. We must have a minimum credible nuclear deterrent, so that nobody will attack us with nuclear weapons because they know our retaliation would be unacceptable to them. We are not interested in stockpiling of nuclear weapons or a nuclear arms race. Our overall commitment to nuclear proliferation is there.
Q Were personally disappointed that you couldn't build a consensus on the nuclear deal and prevented the Left from walking away?
A: It was difficult. Their differences were ideological. They told us we can have the deal with France and Russia but not with the US. What could we do? I can't change their ideological perceptions. And with Russia and France it was not possible without NSG clearance.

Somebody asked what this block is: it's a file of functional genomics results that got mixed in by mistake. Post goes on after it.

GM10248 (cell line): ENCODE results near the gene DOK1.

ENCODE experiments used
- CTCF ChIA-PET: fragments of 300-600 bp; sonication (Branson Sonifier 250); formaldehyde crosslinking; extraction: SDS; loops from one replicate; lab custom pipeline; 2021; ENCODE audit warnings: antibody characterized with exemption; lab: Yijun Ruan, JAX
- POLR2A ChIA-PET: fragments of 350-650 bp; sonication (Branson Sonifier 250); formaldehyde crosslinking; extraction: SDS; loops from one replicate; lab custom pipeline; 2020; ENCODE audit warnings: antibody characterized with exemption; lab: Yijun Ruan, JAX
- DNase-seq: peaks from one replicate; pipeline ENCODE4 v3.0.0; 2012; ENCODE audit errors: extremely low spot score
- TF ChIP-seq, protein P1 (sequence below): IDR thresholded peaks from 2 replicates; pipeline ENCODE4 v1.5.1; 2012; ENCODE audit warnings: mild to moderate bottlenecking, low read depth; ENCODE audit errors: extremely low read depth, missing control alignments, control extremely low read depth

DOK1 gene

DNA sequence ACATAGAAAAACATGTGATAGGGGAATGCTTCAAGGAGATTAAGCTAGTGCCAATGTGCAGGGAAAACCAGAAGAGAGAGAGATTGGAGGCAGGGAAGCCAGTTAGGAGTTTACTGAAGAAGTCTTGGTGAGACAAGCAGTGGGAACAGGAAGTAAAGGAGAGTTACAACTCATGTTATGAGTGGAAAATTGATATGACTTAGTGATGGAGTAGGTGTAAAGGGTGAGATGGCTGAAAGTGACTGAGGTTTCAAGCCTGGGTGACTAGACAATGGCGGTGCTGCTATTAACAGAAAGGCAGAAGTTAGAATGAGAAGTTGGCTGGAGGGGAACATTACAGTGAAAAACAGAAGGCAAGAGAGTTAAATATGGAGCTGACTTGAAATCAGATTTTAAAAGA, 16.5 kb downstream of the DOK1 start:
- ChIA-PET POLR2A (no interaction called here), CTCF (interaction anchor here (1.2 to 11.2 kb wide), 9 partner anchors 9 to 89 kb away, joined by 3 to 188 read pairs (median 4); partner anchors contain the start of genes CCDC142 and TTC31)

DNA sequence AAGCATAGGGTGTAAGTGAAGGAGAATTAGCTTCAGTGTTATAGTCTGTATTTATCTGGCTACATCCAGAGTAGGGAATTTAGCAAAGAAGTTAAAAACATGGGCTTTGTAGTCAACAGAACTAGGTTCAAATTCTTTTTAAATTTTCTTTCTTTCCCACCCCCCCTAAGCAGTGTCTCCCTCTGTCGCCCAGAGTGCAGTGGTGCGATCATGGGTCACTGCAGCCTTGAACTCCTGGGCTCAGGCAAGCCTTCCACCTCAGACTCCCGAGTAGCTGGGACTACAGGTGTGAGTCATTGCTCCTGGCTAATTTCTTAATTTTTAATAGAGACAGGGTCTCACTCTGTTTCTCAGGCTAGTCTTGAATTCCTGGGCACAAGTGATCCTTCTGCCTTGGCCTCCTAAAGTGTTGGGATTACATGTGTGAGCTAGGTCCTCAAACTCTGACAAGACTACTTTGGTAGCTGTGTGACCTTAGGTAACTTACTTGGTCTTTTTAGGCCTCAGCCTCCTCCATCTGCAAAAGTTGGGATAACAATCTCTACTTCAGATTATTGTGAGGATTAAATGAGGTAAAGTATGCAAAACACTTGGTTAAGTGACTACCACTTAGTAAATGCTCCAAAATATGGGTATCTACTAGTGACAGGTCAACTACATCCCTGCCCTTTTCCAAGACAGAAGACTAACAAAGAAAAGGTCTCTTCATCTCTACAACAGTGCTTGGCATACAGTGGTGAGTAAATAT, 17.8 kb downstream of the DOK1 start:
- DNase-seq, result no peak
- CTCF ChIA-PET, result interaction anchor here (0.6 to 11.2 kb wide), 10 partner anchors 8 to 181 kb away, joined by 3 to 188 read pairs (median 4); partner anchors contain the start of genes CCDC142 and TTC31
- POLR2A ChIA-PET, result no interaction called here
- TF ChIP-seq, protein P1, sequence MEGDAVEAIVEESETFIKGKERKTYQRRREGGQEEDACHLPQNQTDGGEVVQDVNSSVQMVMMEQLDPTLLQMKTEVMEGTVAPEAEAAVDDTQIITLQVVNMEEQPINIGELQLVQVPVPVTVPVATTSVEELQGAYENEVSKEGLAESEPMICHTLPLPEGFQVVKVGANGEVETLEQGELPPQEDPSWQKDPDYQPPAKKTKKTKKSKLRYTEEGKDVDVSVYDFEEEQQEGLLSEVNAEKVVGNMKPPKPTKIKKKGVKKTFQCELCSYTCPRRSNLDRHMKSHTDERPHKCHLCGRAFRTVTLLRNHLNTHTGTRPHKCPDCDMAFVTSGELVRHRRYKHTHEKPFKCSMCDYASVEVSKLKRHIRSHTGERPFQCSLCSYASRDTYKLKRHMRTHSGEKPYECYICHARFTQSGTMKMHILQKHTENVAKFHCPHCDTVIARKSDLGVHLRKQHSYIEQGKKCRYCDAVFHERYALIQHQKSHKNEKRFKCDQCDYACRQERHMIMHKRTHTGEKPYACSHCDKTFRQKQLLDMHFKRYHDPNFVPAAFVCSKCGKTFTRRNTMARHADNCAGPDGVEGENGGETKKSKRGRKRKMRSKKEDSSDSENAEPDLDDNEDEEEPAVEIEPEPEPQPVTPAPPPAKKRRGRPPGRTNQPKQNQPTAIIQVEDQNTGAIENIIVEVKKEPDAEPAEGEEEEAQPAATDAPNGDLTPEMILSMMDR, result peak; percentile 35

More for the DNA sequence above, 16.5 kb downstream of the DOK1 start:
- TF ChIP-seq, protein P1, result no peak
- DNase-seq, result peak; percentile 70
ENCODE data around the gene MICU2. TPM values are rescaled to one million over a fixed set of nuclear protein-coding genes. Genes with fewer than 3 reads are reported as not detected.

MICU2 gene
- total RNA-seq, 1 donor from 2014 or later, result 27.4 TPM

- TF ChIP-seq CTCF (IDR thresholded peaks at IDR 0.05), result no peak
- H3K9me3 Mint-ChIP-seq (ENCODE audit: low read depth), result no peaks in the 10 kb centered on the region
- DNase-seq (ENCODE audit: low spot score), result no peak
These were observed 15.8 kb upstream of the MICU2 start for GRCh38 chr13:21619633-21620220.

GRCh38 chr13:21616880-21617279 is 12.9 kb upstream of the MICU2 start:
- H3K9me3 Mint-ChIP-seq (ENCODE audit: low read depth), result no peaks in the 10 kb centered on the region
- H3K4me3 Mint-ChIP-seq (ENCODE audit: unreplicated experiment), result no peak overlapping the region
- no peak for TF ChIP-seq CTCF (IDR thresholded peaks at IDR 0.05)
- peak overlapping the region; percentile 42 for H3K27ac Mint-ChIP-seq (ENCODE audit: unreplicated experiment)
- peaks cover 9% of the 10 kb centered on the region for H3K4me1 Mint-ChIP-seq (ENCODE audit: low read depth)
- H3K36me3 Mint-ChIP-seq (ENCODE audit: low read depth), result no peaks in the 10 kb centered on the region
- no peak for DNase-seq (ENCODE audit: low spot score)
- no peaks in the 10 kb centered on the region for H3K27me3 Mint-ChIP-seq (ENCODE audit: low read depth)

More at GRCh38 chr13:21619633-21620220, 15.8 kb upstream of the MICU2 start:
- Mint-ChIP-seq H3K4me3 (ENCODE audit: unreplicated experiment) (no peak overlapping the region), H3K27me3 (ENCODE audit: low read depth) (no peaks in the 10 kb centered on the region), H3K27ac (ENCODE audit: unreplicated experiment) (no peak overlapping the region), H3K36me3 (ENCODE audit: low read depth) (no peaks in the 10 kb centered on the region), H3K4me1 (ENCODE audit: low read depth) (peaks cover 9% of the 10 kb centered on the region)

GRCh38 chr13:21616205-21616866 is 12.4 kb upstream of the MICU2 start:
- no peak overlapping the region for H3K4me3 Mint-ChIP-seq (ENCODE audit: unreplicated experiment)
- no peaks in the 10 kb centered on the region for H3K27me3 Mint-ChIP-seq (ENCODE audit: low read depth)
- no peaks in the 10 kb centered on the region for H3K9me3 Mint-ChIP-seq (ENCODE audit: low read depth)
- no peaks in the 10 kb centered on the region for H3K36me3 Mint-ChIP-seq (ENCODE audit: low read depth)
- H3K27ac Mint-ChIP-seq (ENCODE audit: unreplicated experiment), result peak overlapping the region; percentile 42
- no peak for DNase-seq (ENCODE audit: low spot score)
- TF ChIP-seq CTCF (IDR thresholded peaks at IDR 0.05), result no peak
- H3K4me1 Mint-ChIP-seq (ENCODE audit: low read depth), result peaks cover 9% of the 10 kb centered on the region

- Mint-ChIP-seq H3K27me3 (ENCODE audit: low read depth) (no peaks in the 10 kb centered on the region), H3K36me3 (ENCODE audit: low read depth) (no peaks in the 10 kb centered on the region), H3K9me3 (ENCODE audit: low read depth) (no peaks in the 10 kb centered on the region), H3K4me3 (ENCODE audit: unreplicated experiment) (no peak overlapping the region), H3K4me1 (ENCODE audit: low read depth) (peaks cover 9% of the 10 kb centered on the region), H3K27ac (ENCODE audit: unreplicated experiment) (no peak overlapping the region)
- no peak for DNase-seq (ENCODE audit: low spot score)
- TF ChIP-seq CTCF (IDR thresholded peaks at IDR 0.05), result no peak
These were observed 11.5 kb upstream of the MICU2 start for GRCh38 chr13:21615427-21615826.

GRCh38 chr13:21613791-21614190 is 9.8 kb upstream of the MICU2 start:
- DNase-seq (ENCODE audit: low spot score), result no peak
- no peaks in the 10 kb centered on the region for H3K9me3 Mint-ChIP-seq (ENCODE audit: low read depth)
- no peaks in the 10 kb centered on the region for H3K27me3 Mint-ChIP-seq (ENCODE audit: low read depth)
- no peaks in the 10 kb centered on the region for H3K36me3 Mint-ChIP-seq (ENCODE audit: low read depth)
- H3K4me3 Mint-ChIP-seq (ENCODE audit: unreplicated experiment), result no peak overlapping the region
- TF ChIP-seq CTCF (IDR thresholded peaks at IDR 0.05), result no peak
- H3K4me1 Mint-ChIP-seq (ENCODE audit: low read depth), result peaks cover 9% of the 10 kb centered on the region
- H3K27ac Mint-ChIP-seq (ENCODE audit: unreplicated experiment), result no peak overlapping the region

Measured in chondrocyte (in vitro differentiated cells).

Q. Who do you give the credit for the deal?
A. It was the strong determination of President Bush, and the firm commitment of the prime minister facilitated it. At IAEA we received massive support from our strategic allies Russia, France and UK. And at the NSG, apart from these three countries - Germany, South Africa, and Brazil - they all helped the deal. These countries have made very valuable contribution
Q What about the issue of fuel supply assurances that are being raised?
A. You have to judge it with the India-specific agreement and the 123 agreement where it has been mentioned. This is just the passport. The visa will be the bilateral agreement that we will sign. With US it is the 123 agreement we have to sign. With other countries we would have to sign separate bilateral agreements. This is the framework. Details will come when we actually buy. Those contracts will be determined in this framework.
Q. Did you ever feel that the deal will not materialise and the waiver may not happen?